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San Bernardino not targeting funds to needy students, state says

San Bernardino County school officials failed to properly monitor the millions of dollars going to the most needy students, including English learners, students from low-income families, and students in families. ‘welcome, according to a conclusion from the California Department of Education which advocates hope will lead to an infusion of much-needed help for these children.

The finding came in response to a complaint filed last year by the ACLU of Southern California and Public Advocates Inc. on behalf of two community groups.

The advocates – Home Congregations United for Change and Congregations Organized for Prophetic Engagement – said they hoped the decision would pressure county school officials across the state to improve their control over billions of dollars. dollars that the state allocates annually to school districts for the most needy students. .

Parents and organizers are also hoping the results will lead to increased spending on enrichment programs, counseling, tutoring and social-emotional learning for students who need it most.

“COVID-19 has highlighted the disparities that have been shown to still be present in our school system,” said Jewel Patterson, a youth organizer with Organized Congregations for Prophetic Engagement.

Victor Leung, an attorney for the ACLU in Southern California, said that “unfortunately many counties do not do their job effectively in holding districts to account and in many cases are content to validate the reports “. The American Civil Liberties Union hopes the finding “will make all counties aware that they really need to do their homework and make sure it’s transparent and goes to the most needy students it needs to go to.” “, did he declare.

State officials have found two of the three allegations contained in the complaint to be substantiated. First, county officials failed to ensure that districts identified and justified how funds allocated to high need students were spent. The complaint alleged the failure resulted in a shortfall of more than $ 150 million in services for the county’s most needy students. County education officials dispute this conclusion.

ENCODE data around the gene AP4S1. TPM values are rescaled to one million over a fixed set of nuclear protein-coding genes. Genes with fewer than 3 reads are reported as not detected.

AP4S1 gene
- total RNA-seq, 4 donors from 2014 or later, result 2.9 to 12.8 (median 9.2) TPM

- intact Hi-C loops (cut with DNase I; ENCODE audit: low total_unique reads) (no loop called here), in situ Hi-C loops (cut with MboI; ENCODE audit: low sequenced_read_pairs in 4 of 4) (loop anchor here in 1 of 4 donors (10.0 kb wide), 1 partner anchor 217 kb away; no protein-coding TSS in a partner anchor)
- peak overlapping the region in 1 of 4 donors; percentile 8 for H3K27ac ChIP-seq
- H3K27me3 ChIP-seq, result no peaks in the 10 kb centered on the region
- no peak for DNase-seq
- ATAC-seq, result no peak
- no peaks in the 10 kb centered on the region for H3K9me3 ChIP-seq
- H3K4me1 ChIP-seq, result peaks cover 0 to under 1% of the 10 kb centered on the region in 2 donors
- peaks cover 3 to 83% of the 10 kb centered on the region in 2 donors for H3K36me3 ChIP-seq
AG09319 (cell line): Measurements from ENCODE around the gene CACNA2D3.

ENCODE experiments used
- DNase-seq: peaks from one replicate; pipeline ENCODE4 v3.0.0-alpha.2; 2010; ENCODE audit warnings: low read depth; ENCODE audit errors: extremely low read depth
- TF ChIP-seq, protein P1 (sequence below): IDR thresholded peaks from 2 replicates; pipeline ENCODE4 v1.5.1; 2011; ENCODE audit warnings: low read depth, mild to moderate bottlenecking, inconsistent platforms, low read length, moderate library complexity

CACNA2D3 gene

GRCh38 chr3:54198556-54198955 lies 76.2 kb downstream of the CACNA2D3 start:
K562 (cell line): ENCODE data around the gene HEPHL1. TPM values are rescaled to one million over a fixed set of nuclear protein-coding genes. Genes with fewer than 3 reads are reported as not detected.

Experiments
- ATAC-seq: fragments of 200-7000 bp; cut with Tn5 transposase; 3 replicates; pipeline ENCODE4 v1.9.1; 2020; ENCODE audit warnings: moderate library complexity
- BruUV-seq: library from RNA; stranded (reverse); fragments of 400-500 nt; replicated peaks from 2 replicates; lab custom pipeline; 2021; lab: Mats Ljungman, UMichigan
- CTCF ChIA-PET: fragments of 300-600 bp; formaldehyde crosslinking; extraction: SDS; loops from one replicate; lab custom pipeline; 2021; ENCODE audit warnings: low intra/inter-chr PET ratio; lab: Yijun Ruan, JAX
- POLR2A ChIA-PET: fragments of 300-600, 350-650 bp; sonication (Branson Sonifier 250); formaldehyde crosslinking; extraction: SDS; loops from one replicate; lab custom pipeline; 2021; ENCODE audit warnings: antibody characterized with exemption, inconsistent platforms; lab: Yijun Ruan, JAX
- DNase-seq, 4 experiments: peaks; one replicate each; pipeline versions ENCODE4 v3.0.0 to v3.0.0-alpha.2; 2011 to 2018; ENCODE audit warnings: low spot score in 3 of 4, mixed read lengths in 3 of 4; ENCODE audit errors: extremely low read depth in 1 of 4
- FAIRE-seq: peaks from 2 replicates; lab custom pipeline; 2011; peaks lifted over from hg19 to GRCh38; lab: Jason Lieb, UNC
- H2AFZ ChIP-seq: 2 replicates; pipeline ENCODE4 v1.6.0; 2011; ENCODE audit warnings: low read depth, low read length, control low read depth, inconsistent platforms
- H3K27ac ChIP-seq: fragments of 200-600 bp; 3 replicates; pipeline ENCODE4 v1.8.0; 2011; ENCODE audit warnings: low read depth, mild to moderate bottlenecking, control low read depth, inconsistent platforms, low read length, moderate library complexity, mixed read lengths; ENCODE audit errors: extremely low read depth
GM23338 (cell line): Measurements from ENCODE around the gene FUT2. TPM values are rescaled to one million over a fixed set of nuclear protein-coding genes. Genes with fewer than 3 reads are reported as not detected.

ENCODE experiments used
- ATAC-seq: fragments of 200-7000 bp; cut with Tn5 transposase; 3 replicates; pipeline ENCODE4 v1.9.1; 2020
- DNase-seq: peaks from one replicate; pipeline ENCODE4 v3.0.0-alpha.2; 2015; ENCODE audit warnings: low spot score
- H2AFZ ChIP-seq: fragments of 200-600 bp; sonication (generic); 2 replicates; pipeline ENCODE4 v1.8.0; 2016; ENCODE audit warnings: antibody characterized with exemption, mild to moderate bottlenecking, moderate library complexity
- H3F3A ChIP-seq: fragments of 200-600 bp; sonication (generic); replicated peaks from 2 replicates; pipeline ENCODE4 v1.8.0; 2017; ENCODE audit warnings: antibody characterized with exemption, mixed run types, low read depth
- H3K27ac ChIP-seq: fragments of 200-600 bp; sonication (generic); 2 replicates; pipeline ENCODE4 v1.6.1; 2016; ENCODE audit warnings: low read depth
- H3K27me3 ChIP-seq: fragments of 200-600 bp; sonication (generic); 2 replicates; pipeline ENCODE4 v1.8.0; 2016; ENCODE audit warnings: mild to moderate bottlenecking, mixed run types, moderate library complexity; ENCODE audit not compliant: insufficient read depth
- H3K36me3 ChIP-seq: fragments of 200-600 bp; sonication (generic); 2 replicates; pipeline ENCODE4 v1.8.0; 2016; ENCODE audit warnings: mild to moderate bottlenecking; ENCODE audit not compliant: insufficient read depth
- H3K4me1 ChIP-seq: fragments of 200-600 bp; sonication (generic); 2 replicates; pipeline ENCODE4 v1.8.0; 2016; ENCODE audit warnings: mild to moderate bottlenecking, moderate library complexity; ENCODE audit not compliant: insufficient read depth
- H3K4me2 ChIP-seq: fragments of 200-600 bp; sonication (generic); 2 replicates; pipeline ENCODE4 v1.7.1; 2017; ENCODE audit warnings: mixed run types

The state also said the county should not have allowed districts to use money intended for students with high needs to pay law enforcement and other security services without showing how such use benefits them.

Jenny Owen, spokesperson for the San Bernardino County Superintendent of Schools, said the ruling “validates that there has been no abuse or misappropriation of funds” by their office or affected school districts.

She added that the decision does not oblige the education office “to take additional steps other than complying with its oversight responsibilities … to move forward.”

The State Schools Funding Formula was intended to help correct educational inequalities by allocating additional funds to school districts based on the number of high need students in the district – including children in school. low income, young people in foster care and English learners.

Districts should use the increased funding to improve services for these students and show how the money has been used to achieve them.

The oversight of spending plans is the responsibility of county school officials. But advocates say there have been many loopholes that have allowed school districts to use the money for general expenses rather than for students with high needs.

In 2019, a state audit found that the state’s approach to the formula did not ensure that the additional money reached the intended beneficiaries.

In 2017, the Los Angeles Unified School District settled a lawsuit over how the school system was spending money for its neediest students by agreeing to allocate $ 151 million to 50 schools.

Sergio Luna, director of the organization with Inland Congregations Unified for Change, said parents in San Bernardino County have often asked their districts for programs such as music, wellness and parent engagement, as well. than teacher training, only to be told there weren’t enough. funds.

“What has emerged recently is that the districts were not 100% transparent with parents,” he said.

Patterson, the youth organizer, said the decision “gives the community a moment of ‘we hear you’ and a time when we are able to take those funds that were already earmarked for students with high needs and to use them for things that will actually benefit high needs students.

The county education office, meanwhile, is considering appealing the decision, Owen said.





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